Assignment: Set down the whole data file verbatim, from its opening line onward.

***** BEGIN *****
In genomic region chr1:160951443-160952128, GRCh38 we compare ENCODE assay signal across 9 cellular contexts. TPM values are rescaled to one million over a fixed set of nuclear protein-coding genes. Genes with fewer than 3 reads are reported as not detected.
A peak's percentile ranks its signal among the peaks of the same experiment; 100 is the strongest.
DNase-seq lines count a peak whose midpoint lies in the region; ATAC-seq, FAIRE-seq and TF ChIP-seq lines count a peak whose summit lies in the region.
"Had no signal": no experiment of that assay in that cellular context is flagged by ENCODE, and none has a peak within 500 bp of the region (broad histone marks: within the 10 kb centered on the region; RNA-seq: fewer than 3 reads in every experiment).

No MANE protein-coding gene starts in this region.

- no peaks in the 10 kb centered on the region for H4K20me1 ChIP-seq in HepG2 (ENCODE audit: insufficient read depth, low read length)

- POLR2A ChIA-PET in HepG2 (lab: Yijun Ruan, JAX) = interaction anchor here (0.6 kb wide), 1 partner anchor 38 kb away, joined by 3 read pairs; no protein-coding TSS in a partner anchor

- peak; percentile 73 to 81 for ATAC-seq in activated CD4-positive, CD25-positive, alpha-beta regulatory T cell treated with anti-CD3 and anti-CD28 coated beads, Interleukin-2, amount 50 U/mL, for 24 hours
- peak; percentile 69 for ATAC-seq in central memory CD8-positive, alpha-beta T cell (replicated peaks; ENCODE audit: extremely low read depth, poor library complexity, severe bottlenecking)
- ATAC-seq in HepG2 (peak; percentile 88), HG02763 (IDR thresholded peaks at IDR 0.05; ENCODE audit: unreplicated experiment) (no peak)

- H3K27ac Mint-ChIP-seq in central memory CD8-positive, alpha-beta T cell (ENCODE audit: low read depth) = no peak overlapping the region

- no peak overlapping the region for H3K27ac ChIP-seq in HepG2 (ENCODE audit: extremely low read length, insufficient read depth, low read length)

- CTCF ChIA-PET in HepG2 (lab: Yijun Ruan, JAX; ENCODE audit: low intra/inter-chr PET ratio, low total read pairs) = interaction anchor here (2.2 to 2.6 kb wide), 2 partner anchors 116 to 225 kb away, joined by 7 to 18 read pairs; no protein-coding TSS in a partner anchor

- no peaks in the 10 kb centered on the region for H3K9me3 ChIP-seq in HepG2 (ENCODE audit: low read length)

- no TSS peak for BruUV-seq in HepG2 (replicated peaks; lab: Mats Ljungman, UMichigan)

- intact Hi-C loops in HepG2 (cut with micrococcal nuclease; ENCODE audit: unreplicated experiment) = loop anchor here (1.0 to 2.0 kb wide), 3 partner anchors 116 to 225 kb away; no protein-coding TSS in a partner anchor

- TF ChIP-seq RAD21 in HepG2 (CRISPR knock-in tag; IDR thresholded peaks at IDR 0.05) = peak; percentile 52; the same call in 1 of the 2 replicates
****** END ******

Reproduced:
In genomic region chr1:160951443-160952128, GRCh38 we compare ENCODE assay signal across 9 cellular contexts. TPM values are rescaled to one million over a fixed set of nuclear protein-coding genes. Genes with fewer than 3 reads are reported as not detected.
A peak's percentile ranks its signal among the peaks of the same experiment; 100 is the strongest.
DNase-seq lines count a peak whose midpoint lies in the region; ATAC-seq, FAIRE-seq and TF ChIP-seq lines count a peak whose summit lies in the region.
"Had no signal": no experiment of that assay in that cellular context is flagged by ENCODE, and none has a peak within 500 bp of the region (broad histone marks: within the 10 kb centered on the region; RNA-seq: fewer than 3 reads in every experiment).

No MANE protein-coding gene starts in this region.

- no peaks in the 10 kb centered on the region for H4K20me1 ChIP-seq in HepG2 (ENCODE audit: insufficient read depth, low read length)

- POLR2A ChIA-PET in HepG2 (lab: Yijun Ruan, JAX) = interaction anchor here (0.6 kb wide), 1 partner anchor 38 kb away, joined by 3 read pairs; no protein-coding TSS in a partner anchor

- peak; percentile 73 to 81 for ATAC-seq in activated CD4-positive, CD25-positive, alpha-beta regulatory T cell treated with anti-CD3 and anti-CD28 coated beads, Interleukin-2, amount 50 U/mL, for 24 hours
- peak; percentile 69 for ATAC-seq in central memory CD8-positive, alpha-beta T cell (replicated peaks; ENCODE audit: extremely low read depth, poor library complexity, severe bottlenecking)
- ATAC-seq in HepG2 (peak; percentile 88), HG02763 (IDR thresholded peaks at IDR 0.05; ENCODE audit: unreplicated experiment) (no peak)

- H3K27ac Mint-ChIP-seq in central memory CD8-positive, alpha-beta T cell (ENCODE audit: low read depth) = no peak overlapping the region

- no peak overlapping the region for H3K27ac ChIP-seq in HepG2 (ENCODE audit: extremely low read length, insufficient read depth, low read length)

- CTCF ChIA-PET in HepG2 (lab: Yijun Ruan, JAX; ENCODE audit: low intra/inter-chr PET ratio, low total read pairs) = interaction anchor here (2.2 to 2.6 kb wide), 2 partner anchors 116 to 225 kb away, joined by 7 to 18 read pairs; no protein-coding TSS in a partner anchor

- no peaks in the 10 kb centered on the region for H3K9me3 ChIP-seq in HepG2 (ENCODE audit: low read length)

- no TSS peak for BruUV-seq in HepG2 (replicated peaks; lab: Mats Ljungman, UMichigan)

- intact Hi-C loops in HepG2 (cut with micrococcal nuclease; ENCODE audit: unreplicated experiment) = loop anchor here (1.0 to 2.0 kb wide), 3 partner anchors 116 to 225 kb away; no protein-coding TSS in a partner anchor

- TF ChIP-seq RAD21 in HepG2 (CRISPR knock-in tag; IDR thresholded peaks at IDR 0.05) = peak; percentile 52; the same call in 1 of the 2 replicates